In a beginning as splashy as most finales, director-writer Brad Bird’s Incredibles 2 picks up right where its predecessor ended. The mole-man, Underminer, escapes with Mr. Incredible clinging to the side of his burrowing hell machine, churning scree right into our hero’s extra-large face.
During the conflict, the superpowered family accidentally trash the city, even as their government liaison, Rick Dicker (voiced by Jonathan Banks), is donning an aloha shirt in preparation for retirement. The Incredibles—dad Bob (Craig T. Nelson), mom Helen, Elastigirl (Holly Hunter), and their three kids—go on the lam to a cheap motel. Their friend, the supercool Frozone (Samuel L. Jackson), brings news of help from the Deavers, a brother-and-sister high-tech firm.
The Deavers have a plan to rebrand the superheroes as public heroes, instead of illegal agents of chaos. For modish girl-power marketing reasons, Elastigirl will be the first hero given a makeover.
That’s the best single idea in Incredibles 2: reversing the angle on the first film by making it about her, and suggesting that the most superpowered member of the team might not be the massive Mr. Incredible. Meanwhile, Bob stays home as an inept Mr. Mom with seething tween Violet (Sarah Vowell), super-speedster son Dash and multiple-powered baby Jack-Jack.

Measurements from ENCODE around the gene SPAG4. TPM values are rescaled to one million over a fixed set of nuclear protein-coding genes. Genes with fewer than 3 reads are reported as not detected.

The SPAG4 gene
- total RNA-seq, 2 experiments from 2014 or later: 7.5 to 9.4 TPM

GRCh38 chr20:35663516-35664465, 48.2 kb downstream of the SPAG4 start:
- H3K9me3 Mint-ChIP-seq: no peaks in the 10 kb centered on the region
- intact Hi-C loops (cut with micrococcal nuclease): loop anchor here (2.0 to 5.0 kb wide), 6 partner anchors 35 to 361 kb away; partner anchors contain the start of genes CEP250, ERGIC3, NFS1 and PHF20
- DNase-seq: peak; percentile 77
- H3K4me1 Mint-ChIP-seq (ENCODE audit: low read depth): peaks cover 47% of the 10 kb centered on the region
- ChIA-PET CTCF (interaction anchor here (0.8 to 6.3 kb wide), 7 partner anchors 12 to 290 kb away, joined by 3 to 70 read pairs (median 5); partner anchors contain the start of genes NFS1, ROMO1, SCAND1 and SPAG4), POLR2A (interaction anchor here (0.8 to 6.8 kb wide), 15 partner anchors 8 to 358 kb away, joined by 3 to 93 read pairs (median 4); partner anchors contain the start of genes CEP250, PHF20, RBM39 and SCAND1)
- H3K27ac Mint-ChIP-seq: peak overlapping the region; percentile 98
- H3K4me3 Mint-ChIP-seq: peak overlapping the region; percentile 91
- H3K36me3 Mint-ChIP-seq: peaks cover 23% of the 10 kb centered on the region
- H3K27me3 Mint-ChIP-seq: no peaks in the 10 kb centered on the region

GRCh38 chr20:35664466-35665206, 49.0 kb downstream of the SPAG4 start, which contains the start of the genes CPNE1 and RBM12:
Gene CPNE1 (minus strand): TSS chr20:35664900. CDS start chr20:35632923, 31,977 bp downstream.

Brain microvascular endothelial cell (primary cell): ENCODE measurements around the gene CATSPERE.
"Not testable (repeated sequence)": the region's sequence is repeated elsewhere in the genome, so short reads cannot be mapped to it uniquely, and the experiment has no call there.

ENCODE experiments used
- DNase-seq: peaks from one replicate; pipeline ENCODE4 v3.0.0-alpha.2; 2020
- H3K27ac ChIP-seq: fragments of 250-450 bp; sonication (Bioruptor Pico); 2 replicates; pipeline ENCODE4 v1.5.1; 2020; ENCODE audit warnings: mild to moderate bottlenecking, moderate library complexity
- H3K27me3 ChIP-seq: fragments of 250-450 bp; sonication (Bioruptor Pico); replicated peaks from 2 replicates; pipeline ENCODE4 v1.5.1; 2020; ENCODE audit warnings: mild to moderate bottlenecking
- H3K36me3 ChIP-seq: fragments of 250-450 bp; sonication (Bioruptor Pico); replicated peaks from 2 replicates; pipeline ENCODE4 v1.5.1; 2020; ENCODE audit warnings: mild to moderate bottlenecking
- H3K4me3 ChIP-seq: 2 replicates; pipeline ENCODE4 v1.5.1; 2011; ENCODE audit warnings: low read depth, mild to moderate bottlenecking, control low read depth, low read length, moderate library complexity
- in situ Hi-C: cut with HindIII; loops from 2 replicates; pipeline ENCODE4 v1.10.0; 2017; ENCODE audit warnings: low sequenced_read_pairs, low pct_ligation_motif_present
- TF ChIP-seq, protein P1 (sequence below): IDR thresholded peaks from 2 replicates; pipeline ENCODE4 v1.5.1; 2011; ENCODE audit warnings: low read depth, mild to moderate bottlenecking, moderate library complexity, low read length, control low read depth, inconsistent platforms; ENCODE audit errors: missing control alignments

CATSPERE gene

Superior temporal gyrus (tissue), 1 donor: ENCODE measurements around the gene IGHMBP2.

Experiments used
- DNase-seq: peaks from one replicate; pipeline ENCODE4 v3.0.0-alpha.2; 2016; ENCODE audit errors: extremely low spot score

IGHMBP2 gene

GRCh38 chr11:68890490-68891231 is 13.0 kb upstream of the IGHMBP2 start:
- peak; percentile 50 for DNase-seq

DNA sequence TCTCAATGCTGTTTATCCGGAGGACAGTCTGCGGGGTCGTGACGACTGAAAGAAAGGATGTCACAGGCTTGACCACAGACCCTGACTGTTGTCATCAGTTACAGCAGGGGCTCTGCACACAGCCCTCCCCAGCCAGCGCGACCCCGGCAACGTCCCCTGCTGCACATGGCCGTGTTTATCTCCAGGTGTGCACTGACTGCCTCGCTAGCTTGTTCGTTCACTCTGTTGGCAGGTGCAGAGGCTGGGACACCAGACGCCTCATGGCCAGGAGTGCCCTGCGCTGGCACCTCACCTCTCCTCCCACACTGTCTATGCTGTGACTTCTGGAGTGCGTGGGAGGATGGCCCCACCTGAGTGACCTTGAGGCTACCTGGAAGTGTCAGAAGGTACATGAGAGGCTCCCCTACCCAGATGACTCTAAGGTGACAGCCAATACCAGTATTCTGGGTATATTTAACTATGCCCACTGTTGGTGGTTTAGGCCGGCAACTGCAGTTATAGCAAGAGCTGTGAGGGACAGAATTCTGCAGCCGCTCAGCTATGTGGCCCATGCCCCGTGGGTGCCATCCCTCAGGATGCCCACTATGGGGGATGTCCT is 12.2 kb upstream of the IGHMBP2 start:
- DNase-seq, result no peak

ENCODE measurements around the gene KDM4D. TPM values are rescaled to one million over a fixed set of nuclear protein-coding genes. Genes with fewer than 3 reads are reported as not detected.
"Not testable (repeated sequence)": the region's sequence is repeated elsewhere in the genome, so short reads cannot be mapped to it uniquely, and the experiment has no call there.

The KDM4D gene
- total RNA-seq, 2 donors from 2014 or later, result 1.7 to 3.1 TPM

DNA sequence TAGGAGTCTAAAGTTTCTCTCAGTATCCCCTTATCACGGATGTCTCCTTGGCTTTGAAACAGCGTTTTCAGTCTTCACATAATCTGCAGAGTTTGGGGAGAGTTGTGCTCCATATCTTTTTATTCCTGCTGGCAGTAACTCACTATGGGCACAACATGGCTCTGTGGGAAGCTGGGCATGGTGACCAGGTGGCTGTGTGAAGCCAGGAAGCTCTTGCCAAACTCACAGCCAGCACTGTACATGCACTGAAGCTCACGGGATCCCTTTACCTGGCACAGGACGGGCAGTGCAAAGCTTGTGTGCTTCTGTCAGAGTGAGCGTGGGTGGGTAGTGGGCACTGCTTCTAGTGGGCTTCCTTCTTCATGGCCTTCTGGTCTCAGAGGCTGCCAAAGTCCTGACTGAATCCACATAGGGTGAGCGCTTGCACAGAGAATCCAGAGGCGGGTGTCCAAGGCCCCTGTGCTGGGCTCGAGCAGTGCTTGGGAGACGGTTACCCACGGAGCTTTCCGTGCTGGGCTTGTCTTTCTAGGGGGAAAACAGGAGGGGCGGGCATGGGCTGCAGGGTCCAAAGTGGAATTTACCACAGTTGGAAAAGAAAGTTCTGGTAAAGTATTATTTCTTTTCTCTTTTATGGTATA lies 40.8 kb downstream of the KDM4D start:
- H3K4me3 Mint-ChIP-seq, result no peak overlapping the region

In a Pixar project, where story is so slaved-over, the question of “What’s the movie about?” can’t be answered with a plot-point roster. There’s family bonding, young love, a legion of bizarre superheroes, a terrific fight between an infant and a raccoon, aerial and terrestrial chases and a finish in a runaway hydrofoiling superyacht—like the Disco Volante parts in Thunderball, only better.
For all the nostalgia, this doesn’t seem like a retread. It’s particularly welcome, elating and thrilling, and it’s less kid-pitched than recent Pixars. The older you are, the more you’ll be pleased by what’s going on.Y
‘Incredibles 2’ is playing in wide release in the North Bay.